As those who have been convicted of a felony realize, life as they knew it prior to the conviction is over. That doesn’t mean that life is over, just that nothing will ever be the same again.
In addition to the challenges of finding a job, finances typically become a major issue, and their credit rating probably took a major hit.
This blog post will address the issue of whether or not a felon can get a bank account.
- Managing Their Finances
- Opening an Account
- An Opportunity for Felons?
- Recommended Action
Managing Their Finances
Felons may have had difficulty in the past with managing their finances, resulting in a large debt from credit cards, loans, and other sources. One of the issues they may have had was having multiple credit cards and running them to their limit with no concern about paying them off or having loans they did not repay.
Since leaving prison, they may have vowed to live an honest life and may not want to open a bank account. While this may be a common thought, there are important reasons for having a bank account.
Having a bank account can:
- Protect their money rather than keeping it at home
- Help with payment of bills
- Build their credit rating – Having a bank account that they make timely payments on bills will allow felons to establish better credit.
- Be convenient – It is not always possible or even wise to pay cash for everything. A bank account can make this easier.
- Help in getting a loan for car, home, or personal use
In applying for a credit card or loan for a major purchase like a car or house, most companies’ primary interest is in a person’s credit rating.
Opening an Account
There are different types of bank accounts available depending on personal needs:
This is an account for holding money and is the most common type of bank account. The main ways of accessing this money are by writing a check or using a debit card that is linked to this account with its limit being the balance that is in the checking account.
This account can be easily used to pay bills or for most daily spending requirements. Bills can also frequently be paid online with funds taken directly from the account.
This type of account is meant for keeping money on deposit for long-term usage. A savings account often earns interest on the amount of money on deposit on a monthly or quarterly basis.
The typical information requested to open a bank account includes:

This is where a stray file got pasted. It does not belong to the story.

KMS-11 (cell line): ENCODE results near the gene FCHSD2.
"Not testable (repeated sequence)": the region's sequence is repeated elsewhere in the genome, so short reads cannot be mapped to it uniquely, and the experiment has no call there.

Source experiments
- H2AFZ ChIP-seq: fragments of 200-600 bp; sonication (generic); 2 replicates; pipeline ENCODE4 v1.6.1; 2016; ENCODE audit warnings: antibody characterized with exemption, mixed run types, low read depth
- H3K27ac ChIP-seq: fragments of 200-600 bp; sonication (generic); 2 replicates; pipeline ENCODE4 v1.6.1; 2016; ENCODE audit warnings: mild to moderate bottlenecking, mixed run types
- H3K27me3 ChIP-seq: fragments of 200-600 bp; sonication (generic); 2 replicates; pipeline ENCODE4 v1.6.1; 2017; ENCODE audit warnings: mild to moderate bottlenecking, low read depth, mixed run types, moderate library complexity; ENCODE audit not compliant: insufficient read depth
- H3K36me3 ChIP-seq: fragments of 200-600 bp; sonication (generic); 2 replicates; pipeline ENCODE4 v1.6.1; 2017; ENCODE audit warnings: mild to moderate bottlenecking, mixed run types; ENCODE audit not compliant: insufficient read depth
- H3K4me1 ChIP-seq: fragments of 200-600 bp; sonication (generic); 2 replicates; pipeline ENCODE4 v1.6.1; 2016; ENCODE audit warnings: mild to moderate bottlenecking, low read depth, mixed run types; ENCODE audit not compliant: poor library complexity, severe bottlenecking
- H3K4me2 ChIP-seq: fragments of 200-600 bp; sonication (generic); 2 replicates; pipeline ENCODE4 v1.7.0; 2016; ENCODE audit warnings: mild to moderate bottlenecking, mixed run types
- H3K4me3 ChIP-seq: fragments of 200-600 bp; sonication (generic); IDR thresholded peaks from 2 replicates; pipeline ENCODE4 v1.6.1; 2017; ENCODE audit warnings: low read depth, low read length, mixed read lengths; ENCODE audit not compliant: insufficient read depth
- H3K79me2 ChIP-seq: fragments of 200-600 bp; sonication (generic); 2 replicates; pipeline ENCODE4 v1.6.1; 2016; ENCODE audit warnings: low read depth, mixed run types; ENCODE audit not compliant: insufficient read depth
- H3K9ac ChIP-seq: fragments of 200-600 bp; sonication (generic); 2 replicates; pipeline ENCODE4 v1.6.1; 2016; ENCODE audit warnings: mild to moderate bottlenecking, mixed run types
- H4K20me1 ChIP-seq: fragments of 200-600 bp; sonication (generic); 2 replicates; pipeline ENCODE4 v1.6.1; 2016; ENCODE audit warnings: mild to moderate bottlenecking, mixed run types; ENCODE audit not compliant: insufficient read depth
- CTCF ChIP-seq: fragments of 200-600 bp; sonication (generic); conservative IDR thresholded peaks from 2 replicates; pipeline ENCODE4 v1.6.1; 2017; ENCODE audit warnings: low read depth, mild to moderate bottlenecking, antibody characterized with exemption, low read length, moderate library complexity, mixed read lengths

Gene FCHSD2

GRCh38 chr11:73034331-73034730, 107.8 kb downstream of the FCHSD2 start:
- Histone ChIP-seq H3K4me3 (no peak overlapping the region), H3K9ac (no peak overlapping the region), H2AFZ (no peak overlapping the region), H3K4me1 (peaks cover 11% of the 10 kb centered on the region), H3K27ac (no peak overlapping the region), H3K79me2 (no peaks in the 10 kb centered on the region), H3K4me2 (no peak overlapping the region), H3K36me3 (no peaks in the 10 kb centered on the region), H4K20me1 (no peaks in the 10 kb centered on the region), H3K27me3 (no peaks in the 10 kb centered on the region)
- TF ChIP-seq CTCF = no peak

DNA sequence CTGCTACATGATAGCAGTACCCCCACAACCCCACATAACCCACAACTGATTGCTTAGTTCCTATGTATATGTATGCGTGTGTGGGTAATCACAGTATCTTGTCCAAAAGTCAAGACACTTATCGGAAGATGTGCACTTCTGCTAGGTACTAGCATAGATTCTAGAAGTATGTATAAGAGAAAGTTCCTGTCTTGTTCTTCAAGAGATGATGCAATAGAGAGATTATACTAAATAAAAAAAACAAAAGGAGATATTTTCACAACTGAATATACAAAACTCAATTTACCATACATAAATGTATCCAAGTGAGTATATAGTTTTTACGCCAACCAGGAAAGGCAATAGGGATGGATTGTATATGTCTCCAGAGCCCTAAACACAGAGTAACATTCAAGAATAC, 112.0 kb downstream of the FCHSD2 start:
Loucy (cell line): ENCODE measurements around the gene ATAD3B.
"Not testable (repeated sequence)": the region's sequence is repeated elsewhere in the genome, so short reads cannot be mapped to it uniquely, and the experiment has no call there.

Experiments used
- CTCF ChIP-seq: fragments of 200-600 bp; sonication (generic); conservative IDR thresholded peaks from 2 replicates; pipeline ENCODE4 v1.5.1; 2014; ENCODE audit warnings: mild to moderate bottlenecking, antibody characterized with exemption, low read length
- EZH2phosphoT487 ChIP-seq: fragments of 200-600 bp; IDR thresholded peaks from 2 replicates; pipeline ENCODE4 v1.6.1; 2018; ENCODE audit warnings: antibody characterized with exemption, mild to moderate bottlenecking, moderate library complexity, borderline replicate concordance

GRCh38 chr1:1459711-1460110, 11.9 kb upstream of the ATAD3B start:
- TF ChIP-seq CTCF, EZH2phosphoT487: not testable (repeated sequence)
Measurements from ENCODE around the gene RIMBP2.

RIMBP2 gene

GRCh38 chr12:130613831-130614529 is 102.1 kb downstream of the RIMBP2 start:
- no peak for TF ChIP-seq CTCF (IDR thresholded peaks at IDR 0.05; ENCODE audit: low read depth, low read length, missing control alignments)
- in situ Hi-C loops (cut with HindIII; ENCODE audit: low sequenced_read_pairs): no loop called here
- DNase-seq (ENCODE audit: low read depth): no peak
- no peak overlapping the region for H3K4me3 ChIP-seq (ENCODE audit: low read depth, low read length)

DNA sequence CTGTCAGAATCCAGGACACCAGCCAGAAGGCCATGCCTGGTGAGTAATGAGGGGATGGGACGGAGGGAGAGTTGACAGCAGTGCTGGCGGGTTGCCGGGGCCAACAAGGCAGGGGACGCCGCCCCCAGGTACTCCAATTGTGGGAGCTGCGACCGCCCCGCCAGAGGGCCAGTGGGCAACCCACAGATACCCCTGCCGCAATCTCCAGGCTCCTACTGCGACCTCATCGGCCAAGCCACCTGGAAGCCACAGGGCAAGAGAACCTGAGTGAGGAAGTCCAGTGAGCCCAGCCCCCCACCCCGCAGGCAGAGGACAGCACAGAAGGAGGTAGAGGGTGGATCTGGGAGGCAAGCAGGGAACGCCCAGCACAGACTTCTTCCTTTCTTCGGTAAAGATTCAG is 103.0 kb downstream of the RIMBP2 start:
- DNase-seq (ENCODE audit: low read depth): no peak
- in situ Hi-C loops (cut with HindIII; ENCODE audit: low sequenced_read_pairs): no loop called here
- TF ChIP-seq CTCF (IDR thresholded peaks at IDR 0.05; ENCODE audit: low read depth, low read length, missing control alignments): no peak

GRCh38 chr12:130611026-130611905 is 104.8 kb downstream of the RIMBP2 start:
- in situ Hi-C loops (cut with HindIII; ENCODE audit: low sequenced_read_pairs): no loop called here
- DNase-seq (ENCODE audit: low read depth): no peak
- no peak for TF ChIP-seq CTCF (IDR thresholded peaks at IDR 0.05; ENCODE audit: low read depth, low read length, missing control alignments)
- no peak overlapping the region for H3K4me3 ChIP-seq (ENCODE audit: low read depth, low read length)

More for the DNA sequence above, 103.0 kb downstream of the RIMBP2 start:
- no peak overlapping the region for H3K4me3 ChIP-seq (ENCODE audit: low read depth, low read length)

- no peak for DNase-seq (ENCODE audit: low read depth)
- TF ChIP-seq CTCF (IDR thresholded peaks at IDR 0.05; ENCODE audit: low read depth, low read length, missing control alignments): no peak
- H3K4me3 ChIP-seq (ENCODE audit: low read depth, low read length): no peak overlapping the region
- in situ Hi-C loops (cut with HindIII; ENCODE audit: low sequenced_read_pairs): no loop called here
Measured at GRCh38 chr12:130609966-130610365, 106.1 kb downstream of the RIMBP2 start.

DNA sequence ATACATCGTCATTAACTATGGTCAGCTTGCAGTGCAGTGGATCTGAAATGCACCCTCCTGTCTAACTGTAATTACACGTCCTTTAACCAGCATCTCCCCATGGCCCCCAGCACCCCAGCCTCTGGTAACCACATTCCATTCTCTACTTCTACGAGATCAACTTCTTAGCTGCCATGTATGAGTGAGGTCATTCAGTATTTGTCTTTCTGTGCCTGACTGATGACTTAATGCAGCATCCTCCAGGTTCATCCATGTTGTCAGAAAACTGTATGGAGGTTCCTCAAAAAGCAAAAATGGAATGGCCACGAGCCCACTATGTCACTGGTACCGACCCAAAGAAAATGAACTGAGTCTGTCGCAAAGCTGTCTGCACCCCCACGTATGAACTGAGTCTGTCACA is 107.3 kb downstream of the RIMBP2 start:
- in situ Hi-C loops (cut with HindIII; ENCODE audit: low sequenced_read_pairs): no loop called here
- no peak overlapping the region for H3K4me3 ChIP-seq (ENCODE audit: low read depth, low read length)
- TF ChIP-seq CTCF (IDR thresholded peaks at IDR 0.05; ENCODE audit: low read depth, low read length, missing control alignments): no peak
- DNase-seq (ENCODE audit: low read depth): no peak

- Date of birth
- Social Security Number
- Primary Identification – Driver’s license, state-issued ID card
- Secondary identification – Credit card, utility bill, rental agreement for current residence
The reason for requiring this type of information before opening an account is that it allows a bank to learn about someone’s financial past before they open an account. They conduct a bank history report, which is different from a credit report.
A bank history report shows if a previous account was “closed for cause.” This report shows if there is a record of mishandling other bank accounts. If so, the bank could refuse to open a new account.
There are a few reasons a bank account may be closed for cause:
- Failure to pay insufficient funds fees after an overdraft
- A history of writing bad checks
- Committing fraud
Financial companies access bank history data through an account verification service.
An Opportunity for Felons?
Other items from a felon’s history might or might not be a problem. If someone has been convicted of a felony, it depends on the type of felony and the bank. For example, financial crimes (such as money laundering) can prevent a person from getting an account.
It is important to be honest when applying to open a bank account. If a felony isn’t disclosed but is found on a background check, this constitutes fraud and is punishable by jail time. It is a crime to falsify a bank account application which could result in being sent back to prison.
In order to be successful in getting an account, it is essential for felons to be honest about their background. They are already viewed with negative perceptions of being dishonest, untrustworthy, and unwilling or unable to follow directions from authority figures.
Having their record expunged can give them the chance needed to begin with a clean record and succeed in opening a bank account. Expunging a criminal record allows anyone to honestly state on an account application that he or she has not been convicted of a crime.
It would be worthwhile for a felon to do what it takes to get a bank account. Having his or her record expunged and additional education can make the difference for a felon in succeeding in getting a bank account and re-establishing a firmer financial footing.
Having support from family, friends, or previous employers can make a huge difference. A felon doesn’t have to be defined by his or her crime. We are not defined by our mistakes but by how we recover from them. He or she can begin again and live an honest life no matter how difficult it might seem.
What do you think about this blog post? Have you or someone you know been in the situation of trying to get a bank account with a felony? What was that like for him or her, and how did he or she achieve success? Please tell us in the comments below.